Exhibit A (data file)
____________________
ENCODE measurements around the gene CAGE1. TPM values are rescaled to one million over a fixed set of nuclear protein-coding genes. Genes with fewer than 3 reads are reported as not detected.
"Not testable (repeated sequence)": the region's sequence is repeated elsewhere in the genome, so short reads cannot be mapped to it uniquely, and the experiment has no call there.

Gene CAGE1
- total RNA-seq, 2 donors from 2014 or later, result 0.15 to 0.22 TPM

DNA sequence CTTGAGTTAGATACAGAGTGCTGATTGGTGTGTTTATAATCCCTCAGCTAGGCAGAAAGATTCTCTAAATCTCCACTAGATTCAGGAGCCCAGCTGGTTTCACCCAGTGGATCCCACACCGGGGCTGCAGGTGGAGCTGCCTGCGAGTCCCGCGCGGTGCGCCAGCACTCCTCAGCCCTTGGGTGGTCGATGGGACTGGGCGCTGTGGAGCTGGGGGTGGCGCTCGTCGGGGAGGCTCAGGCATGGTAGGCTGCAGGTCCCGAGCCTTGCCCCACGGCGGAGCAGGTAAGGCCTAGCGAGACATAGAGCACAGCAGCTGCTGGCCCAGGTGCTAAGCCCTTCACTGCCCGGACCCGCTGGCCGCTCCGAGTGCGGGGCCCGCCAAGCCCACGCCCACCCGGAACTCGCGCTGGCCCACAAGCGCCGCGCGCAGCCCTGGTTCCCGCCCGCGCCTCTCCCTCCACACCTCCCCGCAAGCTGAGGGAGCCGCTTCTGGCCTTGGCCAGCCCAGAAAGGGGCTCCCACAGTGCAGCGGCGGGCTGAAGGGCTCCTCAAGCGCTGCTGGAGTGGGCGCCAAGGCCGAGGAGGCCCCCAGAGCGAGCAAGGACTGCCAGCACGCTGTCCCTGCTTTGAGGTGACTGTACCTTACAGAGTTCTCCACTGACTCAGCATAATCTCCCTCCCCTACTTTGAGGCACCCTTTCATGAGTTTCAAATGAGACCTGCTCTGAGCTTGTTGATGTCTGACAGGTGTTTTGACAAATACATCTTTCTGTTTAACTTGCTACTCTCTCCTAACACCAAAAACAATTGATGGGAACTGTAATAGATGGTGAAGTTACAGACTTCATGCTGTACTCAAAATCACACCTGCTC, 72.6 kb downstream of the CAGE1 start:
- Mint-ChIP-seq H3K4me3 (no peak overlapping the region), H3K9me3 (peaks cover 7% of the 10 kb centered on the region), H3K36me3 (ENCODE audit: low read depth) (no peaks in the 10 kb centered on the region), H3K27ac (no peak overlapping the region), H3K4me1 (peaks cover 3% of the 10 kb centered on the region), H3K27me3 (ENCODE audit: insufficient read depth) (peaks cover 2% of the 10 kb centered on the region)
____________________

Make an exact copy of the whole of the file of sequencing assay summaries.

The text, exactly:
ENCODE measurements around the gene CAGE1. TPM values are rescaled to one million over a fixed set of nuclear protein-coding genes. Genes with fewer than 3 reads are reported as not detected.
"Not testable (repeated sequence)": the region's sequence is repeated elsewhere in the genome, so short reads cannot be mapped to it uniquely, and the experiment has no call there.

Gene CAGE1
- total RNA-seq, 2 donors from 2014 or later, result 0.15 to 0.22 TPM

DNA sequence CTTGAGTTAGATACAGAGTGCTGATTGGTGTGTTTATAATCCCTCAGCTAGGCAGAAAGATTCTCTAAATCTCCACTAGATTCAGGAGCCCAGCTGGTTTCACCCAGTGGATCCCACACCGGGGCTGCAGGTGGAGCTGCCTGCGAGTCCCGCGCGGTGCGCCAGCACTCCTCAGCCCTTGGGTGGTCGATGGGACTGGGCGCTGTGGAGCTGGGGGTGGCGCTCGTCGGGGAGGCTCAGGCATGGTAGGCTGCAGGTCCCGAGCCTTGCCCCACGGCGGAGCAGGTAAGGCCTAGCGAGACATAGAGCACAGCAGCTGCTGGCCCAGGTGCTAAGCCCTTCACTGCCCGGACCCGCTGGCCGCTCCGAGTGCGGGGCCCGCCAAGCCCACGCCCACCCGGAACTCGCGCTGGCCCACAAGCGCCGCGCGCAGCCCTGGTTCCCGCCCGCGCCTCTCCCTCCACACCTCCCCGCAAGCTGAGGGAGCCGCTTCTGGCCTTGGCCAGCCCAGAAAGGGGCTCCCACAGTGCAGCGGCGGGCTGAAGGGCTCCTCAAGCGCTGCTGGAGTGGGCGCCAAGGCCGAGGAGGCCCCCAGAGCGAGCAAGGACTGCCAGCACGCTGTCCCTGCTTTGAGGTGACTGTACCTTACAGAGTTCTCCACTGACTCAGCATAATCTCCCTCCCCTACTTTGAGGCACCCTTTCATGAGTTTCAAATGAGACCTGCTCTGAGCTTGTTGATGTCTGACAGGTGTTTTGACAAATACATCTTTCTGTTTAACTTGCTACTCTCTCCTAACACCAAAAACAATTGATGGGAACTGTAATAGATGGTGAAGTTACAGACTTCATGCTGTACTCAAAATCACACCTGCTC, 72.6 kb downstream of the CAGE1 start:
- Mint-ChIP-seq H3K4me3 (no peak overlapping the region), H3K9me3 (peaks cover 7% of the 10 kb centered on the region), H3K36me3 (ENCODE audit: low read depth) (no peaks in the 10 kb centered on the region), H3K27ac (no peak overlapping the region), H3K4me1 (peaks cover 3% of the 10 kb centered on the region), H3K27me3 (ENCODE audit: insufficient read depth) (peaks cover 2% of the 10 kb centered on the region)